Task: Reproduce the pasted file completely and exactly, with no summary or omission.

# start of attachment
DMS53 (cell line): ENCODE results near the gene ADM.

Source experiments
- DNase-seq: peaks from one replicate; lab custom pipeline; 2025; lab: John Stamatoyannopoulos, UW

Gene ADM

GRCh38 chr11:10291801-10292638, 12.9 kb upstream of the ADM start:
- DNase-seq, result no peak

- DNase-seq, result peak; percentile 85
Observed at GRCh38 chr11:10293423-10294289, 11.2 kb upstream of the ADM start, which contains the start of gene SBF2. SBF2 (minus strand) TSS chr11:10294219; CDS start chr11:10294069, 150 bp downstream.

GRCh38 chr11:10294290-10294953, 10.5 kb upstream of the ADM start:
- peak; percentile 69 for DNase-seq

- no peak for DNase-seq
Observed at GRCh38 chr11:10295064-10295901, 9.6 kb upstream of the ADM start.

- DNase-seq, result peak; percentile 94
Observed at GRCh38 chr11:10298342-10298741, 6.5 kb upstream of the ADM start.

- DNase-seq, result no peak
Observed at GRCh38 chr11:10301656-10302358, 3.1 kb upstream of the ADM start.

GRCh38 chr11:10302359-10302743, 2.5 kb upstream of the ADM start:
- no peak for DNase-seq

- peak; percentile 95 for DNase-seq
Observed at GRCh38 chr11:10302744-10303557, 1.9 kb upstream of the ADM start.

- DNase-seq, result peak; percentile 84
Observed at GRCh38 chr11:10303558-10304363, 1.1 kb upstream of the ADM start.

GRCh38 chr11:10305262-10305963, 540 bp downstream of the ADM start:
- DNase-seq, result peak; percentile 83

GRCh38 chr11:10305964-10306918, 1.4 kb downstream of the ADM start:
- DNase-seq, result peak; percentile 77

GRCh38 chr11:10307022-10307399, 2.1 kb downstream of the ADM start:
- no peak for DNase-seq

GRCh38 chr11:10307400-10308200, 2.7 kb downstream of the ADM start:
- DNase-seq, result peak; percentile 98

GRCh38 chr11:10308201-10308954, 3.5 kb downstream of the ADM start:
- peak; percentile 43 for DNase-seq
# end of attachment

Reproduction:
DMS53 (cell line): ENCODE results near the gene ADM.

Source experiments
- DNase-seq: peaks from one replicate; lab custom pipeline; 2025; lab: John Stamatoyannopoulos, UW

Gene ADM

GRCh38 chr11:10291801-10292638, 12.9 kb upstream of the ADM start:
- DNase-seq, result no peak

- DNase-seq, result peak; percentile 85
Observed at GRCh38 chr11:10293423-10294289, 11.2 kb upstream of the ADM start, which contains the start of gene SBF2. SBF2 (minus strand) TSS chr11:10294219; CDS start chr11:10294069, 150 bp downstream.

GRCh38 chr11:10294290-10294953, 10.5 kb upstream of the ADM start:
- peak; percentile 69 for DNase-seq

- no peak for DNase-seq
Observed at GRCh38 chr11:10295064-10295901, 9.6 kb upstream of the ADM start.

- DNase-seq, result peak; percentile 94
Observed at GRCh38 chr11:10298342-10298741, 6.5 kb upstream of the ADM start.

- DNase-seq, result no peak
Observed at GRCh38 chr11:10301656-10302358, 3.1 kb upstream of the ADM start.

GRCh38 chr11:10302359-10302743, 2.5 kb upstream of the ADM start:
- no peak for DNase-seq

- peak; percentile 95 for DNase-seq
Observed at GRCh38 chr11:10302744-10303557, 1.9 kb upstream of the ADM start.

- DNase-seq, result peak; percentile 84
Observed at GRCh38 chr11:10303558-10304363, 1.1 kb upstream of the ADM start.

GRCh38 chr11:10305262-10305963, 540 bp downstream of the ADM start:
- DNase-seq, result peak; percentile 83

GRCh38 chr11:10305964-10306918, 1.4 kb downstream of the ADM start:
- DNase-seq, result peak; percentile 77

GRCh38 chr11:10307022-10307399, 2.1 kb downstream of the ADM start:
- no peak for DNase-seq

GRCh38 chr11:10307400-10308200, 2.7 kb downstream of the ADM start:
- DNase-seq, result peak; percentile 98

GRCh38 chr11:10308201-10308954, 3.5 kb downstream of the ADM start:
- peak; percentile 43 for DNase-seq